The Lion Awakes

by eric hendrickson 44 Replies latest jw experiences

  • eric hendrickson
    eric hendrickson

    My name is Eric Hendrickson. I have been on a journey led by the Holy Spirit which has brought to this point that has allowed for me to open the seventh seal and understand God's master plan. I am the Lion from the lost tribe of Judah who has come to the world and be the Messiah King. It is humbling for me to think of this, but I have slowly been accepting this destiny. Our world has seen enough violence and hatred and the time has come for that to come to an end. My father speaks to me through music, numbers, and technology and is preparing me for the time when others will be able to accept my arrival. I believe that I have already revealed myself to the seven angels of the seven churches within revelations during a visit I had in Chicago several weeks ago at Thanksgiving time. I believe that I am to use this forum to answer questions that will help others understand and see the truth that is I. I have sat with God and Angels who were sent to guide me and prepare me for what is yet to come.

    God has told me that January 27th 2016 "everybody will be happy"

  • slimboyfat
    JCanon? Dumpster? Dress? Diana Ross?
  • Crazyguy
    Sweet tell your father RA, I said high, or if he's going be the name Anu, either way tell him high for me. Thanks
  • Incognito
    Slimboy - Perhaps all of the above, + a few others, depending on the phase of the moon.
  • Finkelstein

    What Is Schizophrenia?

    Schizophrenia is a serious mental illness that affects 300,000 Canadians. Although it affects men and women with equal frequency, schizophrenia most often appears in men in their late teens or early twenties, while it appears in women in their late twenties or early thirties. Finding the causes for schizophrenia proves to be difficult as the cause and course of the illness is unique for each person.

    Interfering with a person's ability to think clearly, manage emotions, make decisions and relate to others, schizophrenia impairs a person's ability to function to their potential when it is not treated. Unfortunately, no single, simple course of schizophrenia treatment exists. Research has linked schizophrenia to a multitude of possible causes, including aspects of brain chemistry and structure, as well as environmental causes.

    Psychosis (psyche = mind, osis = illness) is defined as the experience of loss of contact with reality and usually involves hallucinations and delusions. Psychosis is a common symptom of schizophrenia. Learn more about psychosis, including first episodes, to gain more insight into this condition, including early intervention options.

    Diagnosing Schizophrenia

    There is no single laboratory or brain imaging test for schizophrenia. Schizophrenia treatment professionals must rule out multiple factors such as brain tumors and other medical conditions (as well as other psychiatric diagnoses such as bipolar disorder). At the same time, they must identify different kinds of symptoms that manifest in specific ways over certain periods of time. To make matters more complicated, the person in need of mental health help and treatment may be in such distress that they have a hard time communicating. It often takes a decade for people to be properly diagnosed with schizophrenia. A health care provider who evaluates the symptoms and the course of a person's illness over six months or more can help ensure a correct diagnosis.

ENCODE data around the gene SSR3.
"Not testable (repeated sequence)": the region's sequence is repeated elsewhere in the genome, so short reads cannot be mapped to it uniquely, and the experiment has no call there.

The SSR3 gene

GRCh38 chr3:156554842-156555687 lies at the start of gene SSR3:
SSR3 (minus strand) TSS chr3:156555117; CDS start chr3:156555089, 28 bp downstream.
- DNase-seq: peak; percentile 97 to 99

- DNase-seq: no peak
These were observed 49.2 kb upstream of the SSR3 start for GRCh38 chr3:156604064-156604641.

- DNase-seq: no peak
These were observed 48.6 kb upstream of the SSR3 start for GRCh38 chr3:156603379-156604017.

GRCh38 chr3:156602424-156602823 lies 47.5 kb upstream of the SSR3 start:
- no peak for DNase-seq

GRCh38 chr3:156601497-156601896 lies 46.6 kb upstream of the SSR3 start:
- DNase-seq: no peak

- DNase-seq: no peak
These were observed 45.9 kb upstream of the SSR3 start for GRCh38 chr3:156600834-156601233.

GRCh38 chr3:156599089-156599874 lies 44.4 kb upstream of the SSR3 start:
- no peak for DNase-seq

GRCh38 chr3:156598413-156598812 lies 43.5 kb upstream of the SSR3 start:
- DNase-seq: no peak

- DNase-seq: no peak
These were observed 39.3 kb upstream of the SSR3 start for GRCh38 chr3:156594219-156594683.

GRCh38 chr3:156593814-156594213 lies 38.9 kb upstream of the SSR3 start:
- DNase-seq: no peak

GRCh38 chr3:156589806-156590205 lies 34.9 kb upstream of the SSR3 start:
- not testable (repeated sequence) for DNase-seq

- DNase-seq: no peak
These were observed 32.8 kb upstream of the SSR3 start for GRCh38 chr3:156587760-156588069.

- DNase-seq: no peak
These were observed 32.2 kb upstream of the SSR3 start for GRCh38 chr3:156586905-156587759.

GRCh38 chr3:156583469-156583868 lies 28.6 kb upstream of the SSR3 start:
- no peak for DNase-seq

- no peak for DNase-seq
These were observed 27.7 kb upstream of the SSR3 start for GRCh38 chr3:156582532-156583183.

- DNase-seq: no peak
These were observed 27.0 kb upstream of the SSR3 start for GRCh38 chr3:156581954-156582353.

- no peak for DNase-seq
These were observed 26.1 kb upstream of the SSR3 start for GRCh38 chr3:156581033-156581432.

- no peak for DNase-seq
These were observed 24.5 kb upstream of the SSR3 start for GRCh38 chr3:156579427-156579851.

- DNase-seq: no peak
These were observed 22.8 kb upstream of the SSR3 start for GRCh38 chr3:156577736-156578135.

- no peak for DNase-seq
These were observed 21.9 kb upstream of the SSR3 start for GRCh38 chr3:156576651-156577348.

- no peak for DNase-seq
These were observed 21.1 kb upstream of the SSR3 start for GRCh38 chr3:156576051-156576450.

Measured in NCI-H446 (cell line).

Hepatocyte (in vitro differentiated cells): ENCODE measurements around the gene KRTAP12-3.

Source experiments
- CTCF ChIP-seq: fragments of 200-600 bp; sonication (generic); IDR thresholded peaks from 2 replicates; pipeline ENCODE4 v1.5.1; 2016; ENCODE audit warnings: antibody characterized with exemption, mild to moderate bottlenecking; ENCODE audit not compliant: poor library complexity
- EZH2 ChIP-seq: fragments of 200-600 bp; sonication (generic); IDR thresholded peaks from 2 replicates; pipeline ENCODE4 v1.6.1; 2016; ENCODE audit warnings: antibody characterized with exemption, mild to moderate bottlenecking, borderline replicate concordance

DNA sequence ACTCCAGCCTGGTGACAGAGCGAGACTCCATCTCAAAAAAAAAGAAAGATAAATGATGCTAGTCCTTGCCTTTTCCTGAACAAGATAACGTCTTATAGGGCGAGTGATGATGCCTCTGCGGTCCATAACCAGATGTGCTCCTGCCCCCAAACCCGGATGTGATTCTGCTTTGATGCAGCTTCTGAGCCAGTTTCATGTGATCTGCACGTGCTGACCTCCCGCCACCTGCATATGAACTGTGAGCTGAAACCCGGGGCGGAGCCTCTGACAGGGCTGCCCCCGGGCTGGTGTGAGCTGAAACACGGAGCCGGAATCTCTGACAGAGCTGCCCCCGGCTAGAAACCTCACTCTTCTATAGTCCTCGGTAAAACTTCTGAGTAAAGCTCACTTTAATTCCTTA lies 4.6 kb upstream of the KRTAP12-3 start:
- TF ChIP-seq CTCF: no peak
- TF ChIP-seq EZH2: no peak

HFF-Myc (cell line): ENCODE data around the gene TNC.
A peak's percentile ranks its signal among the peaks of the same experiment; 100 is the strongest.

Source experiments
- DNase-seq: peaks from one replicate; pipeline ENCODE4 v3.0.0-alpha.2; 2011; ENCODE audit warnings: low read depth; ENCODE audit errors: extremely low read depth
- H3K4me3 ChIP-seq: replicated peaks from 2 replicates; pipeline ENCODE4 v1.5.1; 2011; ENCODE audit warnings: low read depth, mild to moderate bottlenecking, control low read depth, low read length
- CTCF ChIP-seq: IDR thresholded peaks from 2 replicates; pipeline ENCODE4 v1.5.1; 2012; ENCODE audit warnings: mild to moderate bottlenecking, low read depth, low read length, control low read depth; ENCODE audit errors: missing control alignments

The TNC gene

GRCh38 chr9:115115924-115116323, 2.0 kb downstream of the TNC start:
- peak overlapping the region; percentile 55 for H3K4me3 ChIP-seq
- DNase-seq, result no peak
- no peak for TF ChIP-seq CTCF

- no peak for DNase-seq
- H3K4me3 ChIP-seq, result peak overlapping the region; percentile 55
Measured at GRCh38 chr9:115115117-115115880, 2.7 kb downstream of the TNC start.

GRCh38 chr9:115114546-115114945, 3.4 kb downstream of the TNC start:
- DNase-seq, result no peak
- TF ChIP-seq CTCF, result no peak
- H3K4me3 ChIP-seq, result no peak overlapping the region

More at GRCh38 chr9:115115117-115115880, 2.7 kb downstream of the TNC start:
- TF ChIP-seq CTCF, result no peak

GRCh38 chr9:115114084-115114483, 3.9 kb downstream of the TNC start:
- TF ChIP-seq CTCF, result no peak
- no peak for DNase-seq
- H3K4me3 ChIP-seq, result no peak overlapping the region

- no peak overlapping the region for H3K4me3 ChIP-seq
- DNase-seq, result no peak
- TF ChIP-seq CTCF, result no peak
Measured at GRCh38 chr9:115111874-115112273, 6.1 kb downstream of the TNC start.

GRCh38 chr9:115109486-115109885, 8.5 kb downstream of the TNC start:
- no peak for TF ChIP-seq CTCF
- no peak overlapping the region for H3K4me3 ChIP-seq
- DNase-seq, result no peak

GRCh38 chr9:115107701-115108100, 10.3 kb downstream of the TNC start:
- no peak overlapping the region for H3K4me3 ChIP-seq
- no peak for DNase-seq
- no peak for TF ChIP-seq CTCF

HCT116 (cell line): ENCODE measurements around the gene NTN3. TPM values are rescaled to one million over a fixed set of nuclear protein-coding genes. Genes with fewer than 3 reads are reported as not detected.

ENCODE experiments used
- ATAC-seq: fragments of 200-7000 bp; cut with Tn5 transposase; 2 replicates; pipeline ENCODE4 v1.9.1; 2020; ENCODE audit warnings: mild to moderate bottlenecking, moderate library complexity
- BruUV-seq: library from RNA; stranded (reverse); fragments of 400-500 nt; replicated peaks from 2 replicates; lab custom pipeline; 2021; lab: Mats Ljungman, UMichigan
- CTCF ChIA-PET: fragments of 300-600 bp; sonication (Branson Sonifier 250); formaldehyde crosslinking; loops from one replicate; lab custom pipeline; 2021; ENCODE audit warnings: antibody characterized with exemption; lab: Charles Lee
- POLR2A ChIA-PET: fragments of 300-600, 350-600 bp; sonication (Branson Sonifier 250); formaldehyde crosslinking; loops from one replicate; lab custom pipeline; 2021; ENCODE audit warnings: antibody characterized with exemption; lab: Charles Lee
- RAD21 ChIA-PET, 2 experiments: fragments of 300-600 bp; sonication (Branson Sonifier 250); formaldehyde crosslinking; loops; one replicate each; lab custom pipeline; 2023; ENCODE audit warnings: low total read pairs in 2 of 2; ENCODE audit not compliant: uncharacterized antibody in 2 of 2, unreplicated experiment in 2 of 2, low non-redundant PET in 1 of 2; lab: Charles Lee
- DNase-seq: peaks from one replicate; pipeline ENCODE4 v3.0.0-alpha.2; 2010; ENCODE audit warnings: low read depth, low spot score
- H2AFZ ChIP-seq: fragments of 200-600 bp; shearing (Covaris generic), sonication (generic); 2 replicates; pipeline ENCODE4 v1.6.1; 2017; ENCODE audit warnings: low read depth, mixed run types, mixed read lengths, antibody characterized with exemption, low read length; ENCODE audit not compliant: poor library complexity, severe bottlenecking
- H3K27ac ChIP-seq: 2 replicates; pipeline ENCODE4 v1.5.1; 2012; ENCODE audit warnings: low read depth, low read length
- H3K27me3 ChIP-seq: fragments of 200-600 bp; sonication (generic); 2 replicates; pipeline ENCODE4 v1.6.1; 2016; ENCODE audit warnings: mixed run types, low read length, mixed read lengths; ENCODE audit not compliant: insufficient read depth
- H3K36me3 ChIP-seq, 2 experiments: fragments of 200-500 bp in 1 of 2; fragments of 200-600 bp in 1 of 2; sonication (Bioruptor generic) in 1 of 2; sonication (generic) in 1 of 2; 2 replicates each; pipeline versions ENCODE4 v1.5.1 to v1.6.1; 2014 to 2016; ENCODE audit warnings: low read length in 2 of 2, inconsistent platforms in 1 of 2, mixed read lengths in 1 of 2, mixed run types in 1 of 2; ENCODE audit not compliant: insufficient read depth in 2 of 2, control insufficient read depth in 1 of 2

Since scientific knowledge is changing all the time, the diagnostic criteria may change as well. Schizophrenia has been categorized in several subtypes such as paranoid, catatonic, disorganized and undifferentiated, but these divisions may be phased out in favor of a syndrome model that includes multiple dimensions.

    The Diagnostic and Statistical Manual of Mental Disorders (DSM), the book health care professionals use to diagnose mental illness, provides a set of common standards. The DSM often gets revised as new research develops, and a fifth edition is due out in 2013. Find out more about the DSM at

    The current DSM IV lists the following as schizophrenia classification guidelines in patients if two or more occur persistently. However, delusions or hallucinations alone can often be enough to lead to a diagnosis of schizophrenia.

    • Delusions
    • Hallucinations
    • Disorganized speech
    • Disorganized or catatonic behavior
    • Negative symptoms

    Health care providers also look for social/occupational dysfunction in one or more areas:

    • Work or school
    • Interpersonal relations
    • Self care

    Health care providers look for duration of these symptoms in this pattern:

    • Persist for at least six months
    • Include symptoms from the symptoms above for at least one month - May include periods of prodromal (early signs) or residual symptoms or only symptoms from the social bullet section or two or more symptoms from the first section of bullets, with less intensity.

    Health care providers make sure the following are not present: